BRUSSELS (Reuters) - As many as 18 million people are being hit by a growing food emergency in the Sahel region of Africa, international donors and campaigners said on Monday, calling for urgent action to prevent mass hunger in the vast area south of the Sahara desert.
Immediate support could help people avoid having to eat their seed stock or sell farming tools to buy food, the European Commission said at a meeting of aid agencies and donors.
"It is our last chance to get to people when the crisis peaks. Right now people in the Sahel are starting to scrape the bottom of empty grain stores," EU humanitarian aid commissioner, Kristalina Georgieva, said in a statement.
Leaders from Sahel countries and donors such as the European Union and USAID met in anticipation of the peak of the regional "hunger season", worsened this year by the failure of last year's rains across the Sahel belt.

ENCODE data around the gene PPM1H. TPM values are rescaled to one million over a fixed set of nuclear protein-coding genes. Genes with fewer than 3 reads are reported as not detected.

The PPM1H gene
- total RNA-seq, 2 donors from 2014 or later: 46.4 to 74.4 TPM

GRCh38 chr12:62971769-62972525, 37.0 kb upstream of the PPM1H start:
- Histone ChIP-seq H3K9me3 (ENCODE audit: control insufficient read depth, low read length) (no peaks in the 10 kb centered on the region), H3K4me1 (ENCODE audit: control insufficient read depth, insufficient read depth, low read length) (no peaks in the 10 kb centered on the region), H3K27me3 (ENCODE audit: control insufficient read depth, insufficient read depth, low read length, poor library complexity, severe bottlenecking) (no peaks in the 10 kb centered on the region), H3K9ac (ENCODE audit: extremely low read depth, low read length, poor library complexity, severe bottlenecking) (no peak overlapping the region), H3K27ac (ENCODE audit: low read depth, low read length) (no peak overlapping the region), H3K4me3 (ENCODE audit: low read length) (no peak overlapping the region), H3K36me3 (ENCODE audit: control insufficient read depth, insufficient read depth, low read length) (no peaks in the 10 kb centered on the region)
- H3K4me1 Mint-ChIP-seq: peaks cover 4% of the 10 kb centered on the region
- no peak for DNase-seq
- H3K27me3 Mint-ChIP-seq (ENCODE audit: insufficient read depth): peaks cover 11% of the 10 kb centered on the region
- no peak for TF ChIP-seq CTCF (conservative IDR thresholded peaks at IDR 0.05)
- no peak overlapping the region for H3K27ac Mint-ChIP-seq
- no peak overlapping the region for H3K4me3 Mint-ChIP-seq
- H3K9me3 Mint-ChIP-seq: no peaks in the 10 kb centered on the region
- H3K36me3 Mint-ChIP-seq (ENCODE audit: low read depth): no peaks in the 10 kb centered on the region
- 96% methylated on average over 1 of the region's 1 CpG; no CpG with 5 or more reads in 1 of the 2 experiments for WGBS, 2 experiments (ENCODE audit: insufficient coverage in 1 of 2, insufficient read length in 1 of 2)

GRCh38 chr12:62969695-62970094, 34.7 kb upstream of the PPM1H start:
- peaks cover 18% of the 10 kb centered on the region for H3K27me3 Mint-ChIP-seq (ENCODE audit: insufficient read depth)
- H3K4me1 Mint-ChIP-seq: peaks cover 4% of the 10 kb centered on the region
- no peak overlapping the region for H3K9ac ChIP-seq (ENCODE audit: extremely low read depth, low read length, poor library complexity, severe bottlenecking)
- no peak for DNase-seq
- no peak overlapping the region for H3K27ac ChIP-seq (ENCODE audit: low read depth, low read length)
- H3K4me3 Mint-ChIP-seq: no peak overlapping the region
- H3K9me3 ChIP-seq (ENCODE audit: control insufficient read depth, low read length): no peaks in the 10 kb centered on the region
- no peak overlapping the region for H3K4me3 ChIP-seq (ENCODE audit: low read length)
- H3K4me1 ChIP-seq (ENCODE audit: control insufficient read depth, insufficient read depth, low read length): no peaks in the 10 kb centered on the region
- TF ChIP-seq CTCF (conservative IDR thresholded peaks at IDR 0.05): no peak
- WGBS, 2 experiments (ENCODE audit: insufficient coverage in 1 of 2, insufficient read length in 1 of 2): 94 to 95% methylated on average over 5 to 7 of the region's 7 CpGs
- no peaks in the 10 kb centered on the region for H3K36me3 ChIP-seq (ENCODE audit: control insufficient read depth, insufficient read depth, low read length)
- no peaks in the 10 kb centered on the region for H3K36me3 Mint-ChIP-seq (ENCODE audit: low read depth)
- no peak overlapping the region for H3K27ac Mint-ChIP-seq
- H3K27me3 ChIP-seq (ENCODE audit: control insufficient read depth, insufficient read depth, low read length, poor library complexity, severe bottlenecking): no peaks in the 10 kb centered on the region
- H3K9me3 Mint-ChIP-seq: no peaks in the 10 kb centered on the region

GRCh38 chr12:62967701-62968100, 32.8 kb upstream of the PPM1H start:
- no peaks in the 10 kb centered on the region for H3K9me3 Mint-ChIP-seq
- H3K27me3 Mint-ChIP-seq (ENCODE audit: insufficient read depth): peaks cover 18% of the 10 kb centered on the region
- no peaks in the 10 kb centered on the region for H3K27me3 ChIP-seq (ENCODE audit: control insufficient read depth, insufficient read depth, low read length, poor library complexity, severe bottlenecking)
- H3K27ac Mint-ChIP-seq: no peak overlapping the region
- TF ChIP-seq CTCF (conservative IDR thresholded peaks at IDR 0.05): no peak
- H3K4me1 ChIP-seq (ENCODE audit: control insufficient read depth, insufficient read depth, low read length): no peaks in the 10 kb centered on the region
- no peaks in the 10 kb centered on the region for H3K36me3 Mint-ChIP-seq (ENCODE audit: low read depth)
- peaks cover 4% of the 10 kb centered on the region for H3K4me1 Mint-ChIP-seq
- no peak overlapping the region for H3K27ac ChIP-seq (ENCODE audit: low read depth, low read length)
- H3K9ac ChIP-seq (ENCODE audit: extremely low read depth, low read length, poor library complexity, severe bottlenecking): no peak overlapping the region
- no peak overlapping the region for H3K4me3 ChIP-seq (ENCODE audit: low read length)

In addition to food shortages, the Sahel faces increased security risks after a rebel takeover in the northern Mali emboldened regional militants.
The European Commission pledged 40 million euros ($50.5 million) of additional humanitarian aid to the region, bringing the total from the 27-member bloc to 337 million euros, some of which would help provide food and shelter to 400,000 people displaced by the Mali conflict.
Aid agency Oxfam urged donors at the meeting to fill a "massive funding gap" to fight hunger in the Sahel.
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Reporting by Stephanie Ebbs; Editing by Rex Merrifield and Robin Pomeroy